Steven Detroy Settlemires, Philadelphia, attorney for appellants.
G. Todd Burwell, Jacqueline H. Ray, William Watkins Cunningham Jr., Ridgeland, attorneys for appellees.
Before GRIFFIS, P.J., BARNES, and CARLTON, JJ.
¶ 1. This action originated after Gladys Posey conveyed title to approximately 132 acres of her property to her sons, Paul and Robert Posey (Appellants), on September 13, 2007, through two separate deeds. Prior to that conveyance, Gladys had also conveyed approximately two acres of land to Robert's daughter and grandson, Hope and Dylan Chunn, in 2006. Gladys retained a life estate in the property. Two of Gladys's other children, Dorothy Pope and Willard Posey (Appellees), filed a complaint against Robert, Paul, and the Chunns in 2008, seeking to set aside the deeds and claiming that Dorothy and Willard had acquired title to some of the property in question through adverse possession.
¶ 2. Dorothy had been deeded a two and one-half acre parcel of land by her father in 1984. Along with the deeded property, she also utilized another twenty-five acres of the property, building fences, cutting timber, and constructing buildings. Dorothy acknowledged that the majority of the land belonged to her parents, but she acted as if it were her property. Dorothy claimed that this was the property she was due to inherit upon her parents' deaths.
¶ 3. Around 1994, Willard began possessing approximately sixty acres of his parents' property. Willard cut timber from the property, even providing his mother with proceeds from the sale of the timber. However, no property was ever deeded to Willard.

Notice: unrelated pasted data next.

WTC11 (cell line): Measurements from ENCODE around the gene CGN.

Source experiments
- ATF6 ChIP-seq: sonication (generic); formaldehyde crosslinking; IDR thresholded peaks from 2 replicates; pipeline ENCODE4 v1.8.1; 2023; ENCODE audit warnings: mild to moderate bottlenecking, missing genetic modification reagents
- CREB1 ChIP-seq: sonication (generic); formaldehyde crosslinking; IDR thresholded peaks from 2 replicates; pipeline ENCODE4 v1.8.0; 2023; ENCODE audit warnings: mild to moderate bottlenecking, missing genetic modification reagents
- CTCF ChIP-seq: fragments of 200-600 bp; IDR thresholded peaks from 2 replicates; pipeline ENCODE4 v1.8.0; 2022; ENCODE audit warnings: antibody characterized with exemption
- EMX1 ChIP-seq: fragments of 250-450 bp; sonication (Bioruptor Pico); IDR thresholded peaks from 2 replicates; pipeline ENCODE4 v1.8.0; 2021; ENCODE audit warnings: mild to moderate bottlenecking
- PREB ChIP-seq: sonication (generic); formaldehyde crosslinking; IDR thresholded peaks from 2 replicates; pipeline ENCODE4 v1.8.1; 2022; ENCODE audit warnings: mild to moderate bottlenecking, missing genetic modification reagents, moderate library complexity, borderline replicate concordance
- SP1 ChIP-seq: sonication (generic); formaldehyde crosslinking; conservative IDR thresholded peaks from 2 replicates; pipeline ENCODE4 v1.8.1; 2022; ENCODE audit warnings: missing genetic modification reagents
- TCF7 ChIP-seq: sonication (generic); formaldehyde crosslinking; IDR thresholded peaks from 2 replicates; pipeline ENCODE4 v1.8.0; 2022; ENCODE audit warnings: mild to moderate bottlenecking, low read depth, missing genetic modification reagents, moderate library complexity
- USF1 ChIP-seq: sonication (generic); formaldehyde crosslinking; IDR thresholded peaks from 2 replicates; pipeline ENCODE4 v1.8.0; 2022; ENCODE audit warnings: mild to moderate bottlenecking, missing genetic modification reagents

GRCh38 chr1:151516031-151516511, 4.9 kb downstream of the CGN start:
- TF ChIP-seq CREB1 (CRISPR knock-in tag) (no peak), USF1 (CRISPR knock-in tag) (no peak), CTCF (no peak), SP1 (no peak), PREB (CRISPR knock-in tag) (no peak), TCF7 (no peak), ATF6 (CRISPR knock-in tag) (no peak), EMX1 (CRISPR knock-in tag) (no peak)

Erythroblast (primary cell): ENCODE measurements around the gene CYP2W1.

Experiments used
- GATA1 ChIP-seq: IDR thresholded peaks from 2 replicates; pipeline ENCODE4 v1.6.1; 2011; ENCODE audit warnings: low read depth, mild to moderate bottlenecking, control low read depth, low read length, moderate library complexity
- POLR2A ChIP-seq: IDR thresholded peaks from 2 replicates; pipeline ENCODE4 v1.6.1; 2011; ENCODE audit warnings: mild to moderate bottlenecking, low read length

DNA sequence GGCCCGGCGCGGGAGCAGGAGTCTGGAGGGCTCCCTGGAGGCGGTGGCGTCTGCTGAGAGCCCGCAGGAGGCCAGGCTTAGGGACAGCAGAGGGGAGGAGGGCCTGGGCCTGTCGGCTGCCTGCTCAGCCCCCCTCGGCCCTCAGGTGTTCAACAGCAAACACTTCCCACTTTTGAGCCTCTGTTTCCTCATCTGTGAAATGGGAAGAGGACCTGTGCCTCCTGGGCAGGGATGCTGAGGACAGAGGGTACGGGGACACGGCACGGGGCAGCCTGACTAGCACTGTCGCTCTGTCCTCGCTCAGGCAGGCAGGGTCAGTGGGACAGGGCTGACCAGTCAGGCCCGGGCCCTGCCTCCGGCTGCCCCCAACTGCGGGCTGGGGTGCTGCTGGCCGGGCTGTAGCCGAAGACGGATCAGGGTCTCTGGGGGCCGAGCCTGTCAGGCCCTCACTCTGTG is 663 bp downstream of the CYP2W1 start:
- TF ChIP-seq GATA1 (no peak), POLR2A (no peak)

¶ 4. After Gladys executed the two deeds to the Appellants in 2007, conveying almost the entire property inherited from her husband, the Appellees filed a complaint to cancel the deeds and to confirm their title by adverse possession. The Neshoba County Chancery Court entered a final judgment on January 30, 2012, finding that the deeds conveying property to the Appellants should be set aside as a result of undue influence. The judgment also granted the Appellees' claims of title by adverse possession.
¶ 5. On appeal, the Appellants challenge the chancery court's decision that the Appellees acquired title to land owned by Gladys through adverse possession. However, since the Appellants do not contest the chancellor's finding that the underlying deeds were void as a result of undue influence, the Appellees argue that the named Appellants no longer have standing to appeal the judgment. Upon review, we conclude that the Appellees are correct and dismiss the appeal.
¶ 6. Mississippi Code Annotated section 11-51-3 (Rev.2012) states that a notice of appeal may be taken from a final judgment " by any of the parties or legal representatives of such parties[.]" There is no question that the Appellants were parties to the underlying judgment. But it is equally apparent that their mother, Gladys, was not designated as a party in the chancery court action. Furthermore, she is not named as a party to the appeal of the chancery court's decision. Mississippi Rule of Appellate Procedure 3(c) says that " [t]he notice of appeal shall specify the party or parties taking the appeal[.]" Therefore, this Court must examine: (1) whether the Appellants have standing to appeal the chancery court's finding that the Appellees obtained title to the property at issue by adverse possession; and (2) whether Paul, as Gladys's legal representative through a power of attorney, filed the appeal on her behalf.
I. Do the Appellants have standing to appeal?
¶ 7. " [P]arties have standing to ‘ sue or intervene when they assert a colorable interest in the subject matter of the litigation or experience an adverse effect from the conduct of the defendant, or as otherwise authorized by law.’ " DeSoto Times Today v. Memphis Publ'g Co.,991 So.2d 609, 612 (¶ 8) (Miss.2008) (quoting Fordice v. Bryan, 651 So.2d 998, 1003 (Miss.1995)). Clearly, as recipients of ...